What’s next for you then?
Now I have clarity. I want to own my identity as a writer, and I’m excited about getting active in working with the performing arts. I volunteered in New Mexico with a circus camp for kids for instance. It was great to put kids in a mindset of consciously creating something together. I think healthy relationships are at the heart of social change.
I am currently writing a manifesto to be published in November, called “(R)evolutionary Spirit”, (R)evolutionary meaning a movement that sustains nurturing, regenerative and restorative ways of living.
Olivia told me about your “Saturn Returns” principle. Can you tell me more about this?
I keep coming across this! The principle, as I understand it, is that when we hit 28, and for the few years that follow, we are meant to shift from adolescence to adulthood – adolescence being when you react to the world around you, and adulthood being when you make conscious decisions about your life and you take more responsibility for your behaviour and choices. What this looks like is different for every person.
I have a theory: if you don’t make this shift at that time and you don’t take responsibility to live your truth, it will come back and regularly knock at your door. I imagine that people who have mid life crisis are often people in their late 30s or early forties who didn’t listen to the call of their truth in their late 20s.
The truth wants to be lived and if you don’t listen, it will keep trying to get your attention and nourishment.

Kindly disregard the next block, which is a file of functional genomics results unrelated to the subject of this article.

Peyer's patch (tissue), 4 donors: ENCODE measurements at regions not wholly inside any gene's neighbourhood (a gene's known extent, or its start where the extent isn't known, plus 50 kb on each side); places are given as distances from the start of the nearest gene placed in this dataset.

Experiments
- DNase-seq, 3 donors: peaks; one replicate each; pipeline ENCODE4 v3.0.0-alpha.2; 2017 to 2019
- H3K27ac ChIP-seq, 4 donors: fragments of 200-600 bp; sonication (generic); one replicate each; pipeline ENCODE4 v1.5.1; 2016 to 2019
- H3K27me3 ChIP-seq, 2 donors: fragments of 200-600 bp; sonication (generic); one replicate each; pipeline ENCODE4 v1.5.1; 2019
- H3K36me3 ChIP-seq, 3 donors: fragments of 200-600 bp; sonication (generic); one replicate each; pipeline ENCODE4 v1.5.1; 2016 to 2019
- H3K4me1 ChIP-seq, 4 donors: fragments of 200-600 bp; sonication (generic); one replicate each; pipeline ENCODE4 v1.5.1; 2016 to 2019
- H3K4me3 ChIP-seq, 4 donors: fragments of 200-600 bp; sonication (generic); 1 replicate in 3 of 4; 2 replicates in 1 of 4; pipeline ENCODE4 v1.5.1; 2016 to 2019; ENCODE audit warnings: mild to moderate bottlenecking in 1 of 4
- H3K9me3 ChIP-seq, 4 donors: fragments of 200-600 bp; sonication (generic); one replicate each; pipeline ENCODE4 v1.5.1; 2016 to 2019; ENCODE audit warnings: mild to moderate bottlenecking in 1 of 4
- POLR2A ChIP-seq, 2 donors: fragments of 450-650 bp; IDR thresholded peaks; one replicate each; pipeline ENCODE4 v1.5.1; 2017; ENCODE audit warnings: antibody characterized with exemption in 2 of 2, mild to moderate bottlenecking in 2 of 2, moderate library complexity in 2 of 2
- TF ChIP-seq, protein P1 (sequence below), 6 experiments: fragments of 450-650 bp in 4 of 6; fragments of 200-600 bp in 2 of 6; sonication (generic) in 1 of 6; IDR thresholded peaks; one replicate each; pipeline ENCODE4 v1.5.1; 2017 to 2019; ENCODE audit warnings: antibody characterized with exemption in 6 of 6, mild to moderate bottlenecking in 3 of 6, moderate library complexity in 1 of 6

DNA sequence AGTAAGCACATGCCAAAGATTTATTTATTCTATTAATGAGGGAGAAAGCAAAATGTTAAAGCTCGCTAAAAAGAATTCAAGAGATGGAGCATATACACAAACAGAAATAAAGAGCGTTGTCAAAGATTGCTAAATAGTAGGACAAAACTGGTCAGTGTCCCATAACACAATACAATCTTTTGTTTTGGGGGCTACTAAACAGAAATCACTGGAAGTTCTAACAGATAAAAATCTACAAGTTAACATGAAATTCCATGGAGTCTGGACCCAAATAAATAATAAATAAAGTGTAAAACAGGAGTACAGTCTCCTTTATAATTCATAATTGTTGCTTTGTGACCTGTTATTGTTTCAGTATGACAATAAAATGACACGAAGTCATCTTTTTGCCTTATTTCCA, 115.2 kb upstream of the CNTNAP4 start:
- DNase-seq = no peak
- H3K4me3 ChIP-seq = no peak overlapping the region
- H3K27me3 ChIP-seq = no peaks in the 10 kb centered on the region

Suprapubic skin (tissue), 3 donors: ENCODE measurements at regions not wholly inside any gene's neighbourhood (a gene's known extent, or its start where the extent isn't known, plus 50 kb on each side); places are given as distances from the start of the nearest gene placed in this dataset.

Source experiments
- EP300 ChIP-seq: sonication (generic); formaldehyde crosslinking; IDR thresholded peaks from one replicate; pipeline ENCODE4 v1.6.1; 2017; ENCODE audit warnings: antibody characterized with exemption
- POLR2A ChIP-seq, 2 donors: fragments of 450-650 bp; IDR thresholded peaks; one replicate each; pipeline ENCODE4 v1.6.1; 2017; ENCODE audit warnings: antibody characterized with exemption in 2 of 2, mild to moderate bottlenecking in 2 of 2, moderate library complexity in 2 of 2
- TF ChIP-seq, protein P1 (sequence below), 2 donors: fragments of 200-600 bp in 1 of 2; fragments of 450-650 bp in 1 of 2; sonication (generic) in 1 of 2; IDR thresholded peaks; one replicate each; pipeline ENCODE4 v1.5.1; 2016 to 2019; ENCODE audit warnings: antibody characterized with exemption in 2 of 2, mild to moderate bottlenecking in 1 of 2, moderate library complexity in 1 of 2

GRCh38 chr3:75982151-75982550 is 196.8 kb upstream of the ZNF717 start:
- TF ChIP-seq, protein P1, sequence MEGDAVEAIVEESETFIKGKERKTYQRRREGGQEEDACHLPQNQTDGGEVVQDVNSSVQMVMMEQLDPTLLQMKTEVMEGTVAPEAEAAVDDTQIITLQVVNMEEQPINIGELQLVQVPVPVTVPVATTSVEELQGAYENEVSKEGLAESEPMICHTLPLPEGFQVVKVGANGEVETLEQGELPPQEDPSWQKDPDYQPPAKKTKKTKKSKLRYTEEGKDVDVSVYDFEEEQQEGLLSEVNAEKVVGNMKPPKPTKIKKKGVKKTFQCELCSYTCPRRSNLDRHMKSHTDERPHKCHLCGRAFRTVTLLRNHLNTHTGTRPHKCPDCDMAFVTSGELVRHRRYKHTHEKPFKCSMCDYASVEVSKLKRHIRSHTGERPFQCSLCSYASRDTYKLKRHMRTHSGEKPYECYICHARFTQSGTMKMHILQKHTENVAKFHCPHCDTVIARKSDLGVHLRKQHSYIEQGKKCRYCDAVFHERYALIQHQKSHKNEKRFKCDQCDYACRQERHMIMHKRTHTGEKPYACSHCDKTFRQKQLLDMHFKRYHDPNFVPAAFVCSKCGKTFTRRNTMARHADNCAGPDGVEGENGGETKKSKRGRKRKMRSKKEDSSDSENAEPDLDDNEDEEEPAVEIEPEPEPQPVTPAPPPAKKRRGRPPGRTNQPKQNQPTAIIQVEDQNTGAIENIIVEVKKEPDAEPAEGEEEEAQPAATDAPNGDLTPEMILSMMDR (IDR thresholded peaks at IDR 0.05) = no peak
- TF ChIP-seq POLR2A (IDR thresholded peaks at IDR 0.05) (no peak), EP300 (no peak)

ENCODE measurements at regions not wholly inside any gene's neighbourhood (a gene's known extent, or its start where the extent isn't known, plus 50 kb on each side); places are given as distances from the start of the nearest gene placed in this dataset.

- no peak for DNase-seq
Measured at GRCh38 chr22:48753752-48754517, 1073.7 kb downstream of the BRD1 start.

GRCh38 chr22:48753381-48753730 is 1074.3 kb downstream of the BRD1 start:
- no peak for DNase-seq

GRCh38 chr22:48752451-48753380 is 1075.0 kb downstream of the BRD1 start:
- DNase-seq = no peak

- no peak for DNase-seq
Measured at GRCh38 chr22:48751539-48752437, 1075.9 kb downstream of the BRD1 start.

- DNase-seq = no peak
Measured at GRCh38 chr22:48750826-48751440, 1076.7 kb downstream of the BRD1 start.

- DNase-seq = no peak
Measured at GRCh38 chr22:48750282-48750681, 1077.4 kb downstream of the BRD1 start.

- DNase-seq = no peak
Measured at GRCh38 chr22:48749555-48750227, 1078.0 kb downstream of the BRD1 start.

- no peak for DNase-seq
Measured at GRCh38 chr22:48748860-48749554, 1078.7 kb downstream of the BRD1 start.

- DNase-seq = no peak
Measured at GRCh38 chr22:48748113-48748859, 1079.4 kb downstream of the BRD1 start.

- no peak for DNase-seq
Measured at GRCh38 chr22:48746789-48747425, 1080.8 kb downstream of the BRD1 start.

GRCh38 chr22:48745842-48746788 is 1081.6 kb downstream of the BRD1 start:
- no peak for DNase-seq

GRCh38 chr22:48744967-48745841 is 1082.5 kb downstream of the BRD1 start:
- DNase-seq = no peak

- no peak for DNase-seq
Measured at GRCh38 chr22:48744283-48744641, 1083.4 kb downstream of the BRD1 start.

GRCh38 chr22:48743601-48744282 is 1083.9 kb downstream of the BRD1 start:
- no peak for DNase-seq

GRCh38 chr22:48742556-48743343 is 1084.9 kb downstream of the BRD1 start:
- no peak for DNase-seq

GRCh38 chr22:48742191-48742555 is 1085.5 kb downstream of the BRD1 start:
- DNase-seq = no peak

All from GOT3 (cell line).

I keep speaking to people in their late 20s, and they often say “that explains what I’ve been going through!” I’m intrigued by the principle but at the same time, I’ve come to think this isn’t really about age. You might already be living your truth in your early twenties. It’s about the principle of living your truth.
Imagine you were teaching children to tap into this level of responsibility and into their creative power at a young age.
Soon, I’ll be writing a book about this principle…
Veena, would you have a final word for our readers, a final bit of advice on how to “find their truth”?
My parting words are to remember that to create simply means to “bring into being”. Thus, we are all creative –we are all constantly creating with our thoughts, words and actions. I believe that the true power of creativity can come to any one of us through greater awareness of what we are creating. I want to encourage and support people to step consciously into our creativity.
Life is a collective creative process – What do each of us want our roles to be within it, in order that we might together create a healthier world where we support each other to shine brightly?